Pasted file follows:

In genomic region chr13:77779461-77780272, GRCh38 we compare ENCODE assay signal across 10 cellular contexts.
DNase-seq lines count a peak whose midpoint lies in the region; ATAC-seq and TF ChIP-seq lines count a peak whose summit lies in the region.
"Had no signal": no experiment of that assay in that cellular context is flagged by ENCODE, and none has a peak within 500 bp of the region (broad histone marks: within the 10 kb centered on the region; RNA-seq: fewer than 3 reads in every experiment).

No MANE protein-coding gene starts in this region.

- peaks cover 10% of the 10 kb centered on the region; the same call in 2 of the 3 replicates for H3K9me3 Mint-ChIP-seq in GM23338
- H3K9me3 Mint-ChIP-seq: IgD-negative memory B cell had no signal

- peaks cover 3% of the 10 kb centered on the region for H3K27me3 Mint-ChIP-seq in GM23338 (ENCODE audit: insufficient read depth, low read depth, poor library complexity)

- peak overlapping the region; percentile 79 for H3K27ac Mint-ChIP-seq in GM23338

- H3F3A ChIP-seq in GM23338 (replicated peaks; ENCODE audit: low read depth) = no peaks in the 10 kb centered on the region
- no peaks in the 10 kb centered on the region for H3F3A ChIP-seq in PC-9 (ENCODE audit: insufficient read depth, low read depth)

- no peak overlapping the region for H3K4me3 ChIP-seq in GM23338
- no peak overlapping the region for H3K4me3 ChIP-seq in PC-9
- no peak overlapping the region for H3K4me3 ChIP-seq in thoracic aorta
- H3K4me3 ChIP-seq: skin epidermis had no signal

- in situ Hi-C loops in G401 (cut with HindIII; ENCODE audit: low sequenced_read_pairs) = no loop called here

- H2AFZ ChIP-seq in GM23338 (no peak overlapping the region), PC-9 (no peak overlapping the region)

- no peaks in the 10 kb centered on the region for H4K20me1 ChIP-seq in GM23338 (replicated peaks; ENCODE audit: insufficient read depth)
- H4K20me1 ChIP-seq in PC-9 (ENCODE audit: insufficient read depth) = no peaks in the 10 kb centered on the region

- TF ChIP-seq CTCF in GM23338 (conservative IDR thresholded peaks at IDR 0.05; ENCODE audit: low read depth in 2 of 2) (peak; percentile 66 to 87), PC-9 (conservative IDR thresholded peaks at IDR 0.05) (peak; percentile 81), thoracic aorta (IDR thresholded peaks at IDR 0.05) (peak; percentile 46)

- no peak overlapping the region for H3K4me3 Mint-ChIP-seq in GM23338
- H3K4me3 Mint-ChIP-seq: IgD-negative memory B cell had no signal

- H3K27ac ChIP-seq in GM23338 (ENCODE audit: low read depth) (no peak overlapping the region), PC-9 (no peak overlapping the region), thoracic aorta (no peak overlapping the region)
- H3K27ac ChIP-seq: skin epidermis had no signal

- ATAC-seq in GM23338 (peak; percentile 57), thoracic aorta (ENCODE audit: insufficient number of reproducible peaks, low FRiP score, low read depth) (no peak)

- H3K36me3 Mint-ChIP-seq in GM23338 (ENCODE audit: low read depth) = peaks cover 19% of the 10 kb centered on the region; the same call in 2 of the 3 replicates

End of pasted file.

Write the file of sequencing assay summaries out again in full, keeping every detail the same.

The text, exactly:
In genomic region chr13:77779461-77780272, GRCh38 we compare ENCODE assay signal across 10 cellular contexts.
DNase-seq lines count a peak whose midpoint lies in the region; ATAC-seq and TF ChIP-seq lines count a peak whose summit lies in the region.
"Had no signal": no experiment of that assay in that cellular context is flagged by ENCODE, and none has a peak within 500 bp of the region (broad histone marks: within the 10 kb centered on the region; RNA-seq: fewer than 3 reads in every experiment).

No MANE protein-coding gene starts in this region.

- peaks cover 10% of the 10 kb centered on the region; the same call in 2 of the 3 replicates for H3K9me3 Mint-ChIP-seq in GM23338
- H3K9me3 Mint-ChIP-seq: IgD-negative memory B cell had no signal

- peaks cover 3% of the 10 kb centered on the region for H3K27me3 Mint-ChIP-seq in GM23338 (ENCODE audit: insufficient read depth, low read depth, poor library complexity)

- peak overlapping the region; percentile 79 for H3K27ac Mint-ChIP-seq in GM23338

- H3F3A ChIP-seq in GM23338 (replicated peaks; ENCODE audit: low read depth) = no peaks in the 10 kb centered on the region
- no peaks in the 10 kb centered on the region for H3F3A ChIP-seq in PC-9 (ENCODE audit: insufficient read depth, low read depth)

- no peak overlapping the region for H3K4me3 ChIP-seq in GM23338
- no peak overlapping the region for H3K4me3 ChIP-seq in PC-9
- no peak overlapping the region for H3K4me3 ChIP-seq in thoracic aorta
- H3K4me3 ChIP-seq: skin epidermis had no signal

- in situ Hi-C loops in G401 (cut with HindIII; ENCODE audit: low sequenced_read_pairs) = no loop called here

- H2AFZ ChIP-seq in GM23338 (no peak overlapping the region), PC-9 (no peak overlapping the region)

- no peaks in the 10 kb centered on the region for H4K20me1 ChIP-seq in GM23338 (replicated peaks; ENCODE audit: insufficient read depth)
- H4K20me1 ChIP-seq in PC-9 (ENCODE audit: insufficient read depth) = no peaks in the 10 kb centered on the region

- TF ChIP-seq CTCF in GM23338 (conservative IDR thresholded peaks at IDR 0.05; ENCODE audit: low read depth in 2 of 2) (peak; percentile 66 to 87), PC-9 (conservative IDR thresholded peaks at IDR 0.05) (peak; percentile 81), thoracic aorta (IDR thresholded peaks at IDR 0.05) (peak; percentile 46)

- no peak overlapping the region for H3K4me3 Mint-ChIP-seq in GM23338
- H3K4me3 Mint-ChIP-seq: IgD-negative memory B cell had no signal

- H3K27ac ChIP-seq in GM23338 (ENCODE audit: low read depth) (no peak overlapping the region), PC-9 (no peak overlapping the region), thoracic aorta (no peak overlapping the region)
- H3K27ac ChIP-seq: skin epidermis had no signal

- ATAC-seq in GM23338 (peak; percentile 57), thoracic aorta (ENCODE audit: insufficient number of reproducible peaks, low FRiP score, low read depth) (no peak)

- H3K36me3 Mint-ChIP-seq in GM23338 (ENCODE audit: low read depth) = peaks cover 19% of the 10 kb centered on the region; the same call in 2 of the 3 replicates